Of course having wide and varied relationships doesn’t guarantee success, but it’s an overriding trait seen across numerous industries.
In the article, there’s a quote from Steve Jobs interview from Wired in 1995:
“Creativity is just connecting things. When you ask creative people how they did something, they feel a little guilty because they didn’t really do it, they just saw something.”
There’re some who will disagree, but they’re wrong because that’s right on the money! 🙂 And it’s also why having various personal and professional circles is SO beneficial.
You SEE things…
Okay, so you don’t feel like hanging out with a bunch of life insurance agents. For the most part, neither do I, but there’s a few things we can do to begin the process of expanding our experiences.
1. Read outside of your routine.
If your entire reading consists of Cosmopolitan Magazine and Harlequin Romances, you could try looking through a few easy “mom business blogs”, or pick up a gardening magazine, National Geographic, or read anything by John D MacDonald. Start looking for new things that catch your interest.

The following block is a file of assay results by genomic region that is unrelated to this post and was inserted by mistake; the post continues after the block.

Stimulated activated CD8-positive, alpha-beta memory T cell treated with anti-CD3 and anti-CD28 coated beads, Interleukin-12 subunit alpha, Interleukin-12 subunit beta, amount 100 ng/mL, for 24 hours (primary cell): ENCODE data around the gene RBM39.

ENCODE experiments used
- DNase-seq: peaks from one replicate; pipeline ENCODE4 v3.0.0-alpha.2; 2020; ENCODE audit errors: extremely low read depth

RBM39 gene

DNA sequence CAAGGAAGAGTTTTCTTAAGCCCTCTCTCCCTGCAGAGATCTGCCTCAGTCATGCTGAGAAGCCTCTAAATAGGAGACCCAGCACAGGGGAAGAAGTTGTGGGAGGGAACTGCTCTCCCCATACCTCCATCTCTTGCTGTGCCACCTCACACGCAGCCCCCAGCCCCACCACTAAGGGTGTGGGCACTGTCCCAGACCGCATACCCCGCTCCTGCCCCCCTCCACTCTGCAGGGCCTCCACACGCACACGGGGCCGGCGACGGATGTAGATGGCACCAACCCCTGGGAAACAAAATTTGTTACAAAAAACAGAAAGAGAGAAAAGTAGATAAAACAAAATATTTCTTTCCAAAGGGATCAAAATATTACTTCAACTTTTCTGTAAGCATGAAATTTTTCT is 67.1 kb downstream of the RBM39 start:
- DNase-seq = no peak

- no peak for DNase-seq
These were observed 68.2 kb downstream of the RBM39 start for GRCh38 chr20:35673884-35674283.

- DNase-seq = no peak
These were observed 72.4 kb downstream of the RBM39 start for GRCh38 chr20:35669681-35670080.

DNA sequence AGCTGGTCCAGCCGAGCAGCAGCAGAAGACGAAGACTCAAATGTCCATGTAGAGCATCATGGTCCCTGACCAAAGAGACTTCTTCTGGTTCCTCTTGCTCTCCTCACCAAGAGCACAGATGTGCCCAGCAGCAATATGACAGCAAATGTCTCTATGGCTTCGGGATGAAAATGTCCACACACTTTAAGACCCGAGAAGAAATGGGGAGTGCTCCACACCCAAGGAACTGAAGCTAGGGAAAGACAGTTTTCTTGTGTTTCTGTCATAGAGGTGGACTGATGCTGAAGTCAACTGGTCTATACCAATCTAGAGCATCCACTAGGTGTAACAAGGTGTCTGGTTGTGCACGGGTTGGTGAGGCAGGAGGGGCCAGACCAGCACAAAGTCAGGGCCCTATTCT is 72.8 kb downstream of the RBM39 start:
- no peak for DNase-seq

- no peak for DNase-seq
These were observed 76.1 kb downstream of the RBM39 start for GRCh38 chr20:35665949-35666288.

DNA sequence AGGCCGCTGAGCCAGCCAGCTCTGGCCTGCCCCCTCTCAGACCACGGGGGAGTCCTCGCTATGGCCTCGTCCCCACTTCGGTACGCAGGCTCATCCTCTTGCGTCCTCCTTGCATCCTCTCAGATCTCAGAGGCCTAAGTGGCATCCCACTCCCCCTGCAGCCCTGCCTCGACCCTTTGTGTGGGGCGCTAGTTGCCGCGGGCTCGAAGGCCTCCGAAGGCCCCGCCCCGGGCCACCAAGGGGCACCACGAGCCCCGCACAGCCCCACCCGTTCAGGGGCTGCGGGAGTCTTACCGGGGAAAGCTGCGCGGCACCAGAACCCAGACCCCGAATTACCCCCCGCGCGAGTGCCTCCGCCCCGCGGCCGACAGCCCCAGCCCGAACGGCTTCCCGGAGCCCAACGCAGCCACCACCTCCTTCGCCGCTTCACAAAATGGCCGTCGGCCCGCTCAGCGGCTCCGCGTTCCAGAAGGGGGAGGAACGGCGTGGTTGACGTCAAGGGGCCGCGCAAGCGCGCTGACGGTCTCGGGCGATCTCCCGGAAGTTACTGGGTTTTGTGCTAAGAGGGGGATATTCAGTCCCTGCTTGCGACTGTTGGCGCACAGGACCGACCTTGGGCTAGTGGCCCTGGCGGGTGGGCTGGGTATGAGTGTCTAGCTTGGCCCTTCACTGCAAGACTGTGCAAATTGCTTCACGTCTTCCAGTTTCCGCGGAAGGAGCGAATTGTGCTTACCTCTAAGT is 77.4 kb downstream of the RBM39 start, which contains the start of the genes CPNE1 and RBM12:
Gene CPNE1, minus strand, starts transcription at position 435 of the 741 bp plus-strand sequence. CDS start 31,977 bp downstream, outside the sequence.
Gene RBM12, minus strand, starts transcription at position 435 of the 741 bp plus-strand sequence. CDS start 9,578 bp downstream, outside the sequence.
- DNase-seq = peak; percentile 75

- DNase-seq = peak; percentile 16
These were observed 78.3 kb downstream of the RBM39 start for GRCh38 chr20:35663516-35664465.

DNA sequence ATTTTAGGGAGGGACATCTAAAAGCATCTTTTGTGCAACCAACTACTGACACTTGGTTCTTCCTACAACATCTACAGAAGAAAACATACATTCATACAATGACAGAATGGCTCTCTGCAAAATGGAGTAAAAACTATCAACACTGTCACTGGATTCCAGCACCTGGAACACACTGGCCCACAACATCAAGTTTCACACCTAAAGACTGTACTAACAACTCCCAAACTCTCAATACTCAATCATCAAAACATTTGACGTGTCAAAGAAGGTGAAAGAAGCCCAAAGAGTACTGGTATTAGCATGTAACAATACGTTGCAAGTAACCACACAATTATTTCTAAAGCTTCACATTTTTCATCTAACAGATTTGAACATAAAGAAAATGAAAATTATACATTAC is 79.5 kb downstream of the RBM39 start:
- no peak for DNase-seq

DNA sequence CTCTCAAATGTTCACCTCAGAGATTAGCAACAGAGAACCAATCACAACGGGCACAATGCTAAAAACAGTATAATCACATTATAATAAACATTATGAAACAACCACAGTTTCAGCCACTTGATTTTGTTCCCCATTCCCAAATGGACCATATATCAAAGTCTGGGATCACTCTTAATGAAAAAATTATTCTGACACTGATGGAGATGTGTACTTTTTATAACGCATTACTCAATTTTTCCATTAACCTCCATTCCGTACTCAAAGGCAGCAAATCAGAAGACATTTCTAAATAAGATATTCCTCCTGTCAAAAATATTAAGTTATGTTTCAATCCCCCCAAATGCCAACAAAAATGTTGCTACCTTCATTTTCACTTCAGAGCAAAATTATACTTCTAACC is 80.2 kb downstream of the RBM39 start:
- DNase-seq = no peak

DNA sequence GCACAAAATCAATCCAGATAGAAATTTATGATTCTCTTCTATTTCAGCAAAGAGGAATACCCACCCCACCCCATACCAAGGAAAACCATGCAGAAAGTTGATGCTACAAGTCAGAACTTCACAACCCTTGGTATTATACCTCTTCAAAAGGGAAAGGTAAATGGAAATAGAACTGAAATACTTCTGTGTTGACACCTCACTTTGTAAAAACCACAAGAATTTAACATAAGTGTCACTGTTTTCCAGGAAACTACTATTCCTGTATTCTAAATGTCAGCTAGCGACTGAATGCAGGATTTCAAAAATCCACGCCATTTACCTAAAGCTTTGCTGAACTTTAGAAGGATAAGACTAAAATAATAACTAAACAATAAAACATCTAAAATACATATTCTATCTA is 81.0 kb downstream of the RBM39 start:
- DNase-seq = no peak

Often this will re-introduce you to something you used to find interesting but had set aside for one reason or another.
2. Learn outside of your routine.
If there’s a fountain of youth, it’s here. You needn’t start by trying to learn Mandarin Chinese; you could take a cooking class, or find a YouTube channel and try something new every few days (Alton Brown, Nigella Lawson, and Chow Ciao are three of my favs). Take an online course to learn how to build your website. You could take one of our courses *cough*.
Just be sure to set aside strict time for this, preferably daily, even if it’s only 15 minutes during a lunch break.
3. Travel outside of your routine.
Get out of your rut! You needn’t sell everything and live out of a backpack while you hitchhike across Asia, but try going for a daily walk and make a point of noticing things around you. Take a different route to The Day Job. Try a different grocery store. Go to different restaurants, different gas stations, different everything.
4. Meet new folks. Be friendly.
In these classes and new places, you’ll inevitably encounter new people. Practice your social skills. Say “good morning” and “hello” and “thank you” in an ingratiating manner. Seriously. If you can’t be pleasant to a stranger, how on earth are you going to manage yourself in front of new clients?! A warm smile is helpful too.